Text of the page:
The revelation that failed Christmas Day bomber Umar Farouk Abdulmutallab held a "War on Terror Week" of lectures when he was president of University College London's Islamic society has increased pressure on universities to assess how much of a threat violent Islamists are on campus.
Britain's intelligence agencies have openly admitted to monitoring our universities while the American media is increasingly suggesting that Abdulmutallab's radicalisation occurred as much in the lecture halls of UCL than the tribal badlands of Yemen.
Some believe that Britain’s universities remain alarmingly open to Islamist radicals. Others fear that a "reds under beds" style hysteria that treats all Muslims students as potential threats to national security will force Islamic debate in our universities underground and behind closed doors.
Given the geopolitical fallout over the past nine years since September 11, including major wars in two Muslim countries, it is hardly surprising that the president of an Islamic society would organise a week of lectures on America's so-called "war on terror".
Islamic societies, by their very nature, have become increasingly political, rather than purely spiritual, organisations. And being collectives that are populated by young, intelligent and articulate students, the political tone will often be towards the more radical end of the spectrum. But radical politics and a nihilistic commitment to political violence are two very separate roads. For every Abdulmutalab who turns to terrorism there are many more British Muslims who reject and abhor it.
The government has repeatedly asked universities to do more to monitor "Isocs", something that lecturers are understandably keen to avoid if Britain's universities are to hold on to their reputations as academic centres of excellence where issues, no matter how controversial, are discussed and debated openly.
AC Grayling, professor of philosophy at Birkbeck, University of London, has regularly shared a platform with radical Islamists that he is ideologically opposed to.
"Universities must be bastions of free speech where vibrant debate, even on controversial subjects, is allowed to flourish," he explains. "One of the many objectives of terrorism is to close down debate and we should do everything we can to resist that. It would be a terrible mistake to fall into the trap of banning groups and societies we don't like because if history has taught us anything it is that forcing people underground simply makes them more radical and violent."
But Islamic societies, he believes, must do more themselves to debate, criticise and dismantle the nature of violent jihadism: "They must be prepared to answer and discuss why a small number of their co-religionists have turned to a form of violence that somehow believes it is permissible to kill women and children on planes".
Douglas Murray, the director of centre-right think-tank the Centre for Social Cohesion (CSR), takes a different view. He believes Islamic societies that promote an intolerant interpretation of Islam should be closed down. "Every week we inform a university somewhere in the country that their Islamic society has invited a preacher who holds abhorrent views, such as advocating the murder of homosexuals, and 90 percent of the time we are completely ignored," he says. "If any other student society were inviting those sort of speakers on to campus they would be closed down in seconds."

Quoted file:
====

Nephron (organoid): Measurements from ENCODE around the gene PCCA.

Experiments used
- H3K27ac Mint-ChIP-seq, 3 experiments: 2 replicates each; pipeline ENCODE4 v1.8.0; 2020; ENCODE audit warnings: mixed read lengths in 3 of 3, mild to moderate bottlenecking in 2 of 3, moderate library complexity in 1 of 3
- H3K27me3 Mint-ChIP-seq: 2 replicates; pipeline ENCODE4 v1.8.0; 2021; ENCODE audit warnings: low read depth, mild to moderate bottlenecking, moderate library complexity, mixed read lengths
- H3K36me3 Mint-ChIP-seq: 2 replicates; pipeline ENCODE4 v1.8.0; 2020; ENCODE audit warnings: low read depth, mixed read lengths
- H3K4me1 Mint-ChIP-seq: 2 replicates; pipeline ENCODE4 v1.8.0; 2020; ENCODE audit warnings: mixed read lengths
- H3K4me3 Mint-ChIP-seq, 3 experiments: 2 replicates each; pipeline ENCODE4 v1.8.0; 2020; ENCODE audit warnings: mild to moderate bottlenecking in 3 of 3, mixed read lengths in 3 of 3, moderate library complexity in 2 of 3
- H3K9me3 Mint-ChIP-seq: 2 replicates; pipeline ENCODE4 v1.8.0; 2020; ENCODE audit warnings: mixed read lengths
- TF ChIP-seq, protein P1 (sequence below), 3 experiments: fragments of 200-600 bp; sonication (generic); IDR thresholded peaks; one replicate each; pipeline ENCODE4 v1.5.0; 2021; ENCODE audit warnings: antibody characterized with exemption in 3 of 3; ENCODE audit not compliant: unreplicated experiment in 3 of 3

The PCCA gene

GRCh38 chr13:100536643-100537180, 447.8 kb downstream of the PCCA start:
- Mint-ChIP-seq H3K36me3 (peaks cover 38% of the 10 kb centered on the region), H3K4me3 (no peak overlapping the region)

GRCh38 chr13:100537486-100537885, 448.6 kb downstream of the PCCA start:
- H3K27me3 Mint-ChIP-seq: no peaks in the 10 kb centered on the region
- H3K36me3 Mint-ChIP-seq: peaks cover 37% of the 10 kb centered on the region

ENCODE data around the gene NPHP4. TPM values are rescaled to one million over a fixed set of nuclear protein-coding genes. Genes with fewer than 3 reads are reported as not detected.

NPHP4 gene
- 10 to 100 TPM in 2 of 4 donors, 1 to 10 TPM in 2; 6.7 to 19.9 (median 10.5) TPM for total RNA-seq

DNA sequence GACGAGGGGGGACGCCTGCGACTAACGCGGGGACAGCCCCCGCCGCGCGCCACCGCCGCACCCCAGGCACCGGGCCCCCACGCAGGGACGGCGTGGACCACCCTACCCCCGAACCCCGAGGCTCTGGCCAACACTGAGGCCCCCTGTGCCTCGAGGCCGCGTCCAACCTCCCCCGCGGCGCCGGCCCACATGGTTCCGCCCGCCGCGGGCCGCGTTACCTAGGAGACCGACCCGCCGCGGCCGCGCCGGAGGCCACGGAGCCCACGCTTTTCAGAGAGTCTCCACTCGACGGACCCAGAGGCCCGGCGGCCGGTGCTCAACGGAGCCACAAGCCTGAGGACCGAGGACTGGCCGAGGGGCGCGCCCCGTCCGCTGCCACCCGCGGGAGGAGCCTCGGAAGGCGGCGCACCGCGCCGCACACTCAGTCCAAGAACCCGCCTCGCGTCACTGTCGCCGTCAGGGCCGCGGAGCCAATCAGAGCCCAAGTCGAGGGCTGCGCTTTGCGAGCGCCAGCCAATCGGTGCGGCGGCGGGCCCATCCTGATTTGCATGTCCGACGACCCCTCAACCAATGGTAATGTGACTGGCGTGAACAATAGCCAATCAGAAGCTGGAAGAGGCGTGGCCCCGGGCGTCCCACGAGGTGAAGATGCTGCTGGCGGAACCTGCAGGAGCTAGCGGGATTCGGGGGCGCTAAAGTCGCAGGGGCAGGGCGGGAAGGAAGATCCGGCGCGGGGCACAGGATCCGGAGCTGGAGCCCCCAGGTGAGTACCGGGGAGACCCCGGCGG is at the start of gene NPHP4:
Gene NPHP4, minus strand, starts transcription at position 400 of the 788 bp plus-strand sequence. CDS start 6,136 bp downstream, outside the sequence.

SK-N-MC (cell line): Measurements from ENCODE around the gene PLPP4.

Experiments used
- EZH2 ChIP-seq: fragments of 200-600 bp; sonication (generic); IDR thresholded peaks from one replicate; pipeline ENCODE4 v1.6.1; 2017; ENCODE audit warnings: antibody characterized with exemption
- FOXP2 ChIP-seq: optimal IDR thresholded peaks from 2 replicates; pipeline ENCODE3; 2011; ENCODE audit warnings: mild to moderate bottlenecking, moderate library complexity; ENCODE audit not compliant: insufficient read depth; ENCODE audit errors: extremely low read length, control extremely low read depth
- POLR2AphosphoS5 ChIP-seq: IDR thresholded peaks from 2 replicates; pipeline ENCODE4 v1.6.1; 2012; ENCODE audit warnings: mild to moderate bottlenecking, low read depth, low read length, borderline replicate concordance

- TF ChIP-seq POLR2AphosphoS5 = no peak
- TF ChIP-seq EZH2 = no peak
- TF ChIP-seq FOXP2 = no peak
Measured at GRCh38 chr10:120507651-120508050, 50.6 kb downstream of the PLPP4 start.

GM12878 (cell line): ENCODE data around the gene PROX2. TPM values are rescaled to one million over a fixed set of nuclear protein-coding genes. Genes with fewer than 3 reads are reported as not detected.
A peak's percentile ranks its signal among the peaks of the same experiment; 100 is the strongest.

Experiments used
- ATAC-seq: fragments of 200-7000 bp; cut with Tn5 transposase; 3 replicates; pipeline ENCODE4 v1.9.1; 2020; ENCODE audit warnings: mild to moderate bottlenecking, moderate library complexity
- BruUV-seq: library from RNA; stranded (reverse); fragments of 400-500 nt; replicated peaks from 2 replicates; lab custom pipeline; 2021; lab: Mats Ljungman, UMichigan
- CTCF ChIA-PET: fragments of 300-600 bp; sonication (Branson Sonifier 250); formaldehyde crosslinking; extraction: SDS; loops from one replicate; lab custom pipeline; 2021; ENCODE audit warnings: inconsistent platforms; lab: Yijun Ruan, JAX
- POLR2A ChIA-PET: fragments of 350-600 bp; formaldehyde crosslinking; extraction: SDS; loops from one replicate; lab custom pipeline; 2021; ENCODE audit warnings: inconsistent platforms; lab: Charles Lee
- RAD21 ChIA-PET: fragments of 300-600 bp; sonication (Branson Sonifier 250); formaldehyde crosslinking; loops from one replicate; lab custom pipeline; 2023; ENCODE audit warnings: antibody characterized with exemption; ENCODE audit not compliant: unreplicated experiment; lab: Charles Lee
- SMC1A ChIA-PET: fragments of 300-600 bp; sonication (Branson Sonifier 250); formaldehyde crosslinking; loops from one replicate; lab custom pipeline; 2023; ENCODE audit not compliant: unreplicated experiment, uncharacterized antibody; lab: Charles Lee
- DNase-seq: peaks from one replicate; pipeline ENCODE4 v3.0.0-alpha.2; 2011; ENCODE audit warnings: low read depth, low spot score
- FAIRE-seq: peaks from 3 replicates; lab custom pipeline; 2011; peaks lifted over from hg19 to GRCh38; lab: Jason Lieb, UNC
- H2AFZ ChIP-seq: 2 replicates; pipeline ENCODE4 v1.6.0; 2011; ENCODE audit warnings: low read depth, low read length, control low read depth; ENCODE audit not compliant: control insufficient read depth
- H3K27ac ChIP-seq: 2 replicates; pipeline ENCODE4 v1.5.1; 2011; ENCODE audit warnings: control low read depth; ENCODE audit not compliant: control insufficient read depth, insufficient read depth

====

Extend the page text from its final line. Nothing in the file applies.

Last month UCL's student union cancelled at the last minute a talk from Abu Usamah, a firebrand imam with Salafi leanings who was once recorded by Channel 4 saying gays should be "thrown off a mountain", after pressure from CSR and campus gay rights groups. Two weeks earlier a talk to students at City University went ahead.
Navid Akhtar, a filmmaker who has created numerous documentaries on young British Muslims, says that while the occasional violent radical will always slip quietly through the net, (few of those who knew Abdulmutallab had any idea of the path he was taking) people should also recognise that Islamists are routinely challenged on campus by their co-religionists. "It's patronising not to recognise that the vast majority of Islamic society members, who busy themselves in raising money for charity or holding vibrant debates, don’t themselves get up and challenge the radicals," he says. "They do it often and can do so because universities are places where you are free to speak out."
Last year a poll conducted by CSR last year claimed that Islamism was rife on campus. CSR's critics countered by claiming the research was too limited to really know whether it was representative enough. Just over 600 Muslim students were asked a variety of questions regarding their beliefs with the standout statistic being that 28 per cent of Muslims students felt it was justifiable to kill in the name of religion if their religion was under attack - a figure which jumped to 49 per cent for Isoc members. An equally significant but less reported figure, however, was that only 11 per cent of Muslims students polled were even active members of Islamic societies suggesting that for the vast majority of the estimated 100,000 Muslims students studying at universities an Isoc is something they are not even interested in.
Both the National Union of Students and the Federation of Student Islamic Societies (which represents most, but not all, Isocs) have urged the media to avoid blaming Abdulmutallab's radicalisation on UCL until all the facts have been established.
Faisal Hanjra, a spokesman for FOSIS, said yesterday: "The spotlight will now naturally fall on Islamic Societies and Muslim students and we must resist the criminalisation and labelling of Muslims as a suspect community."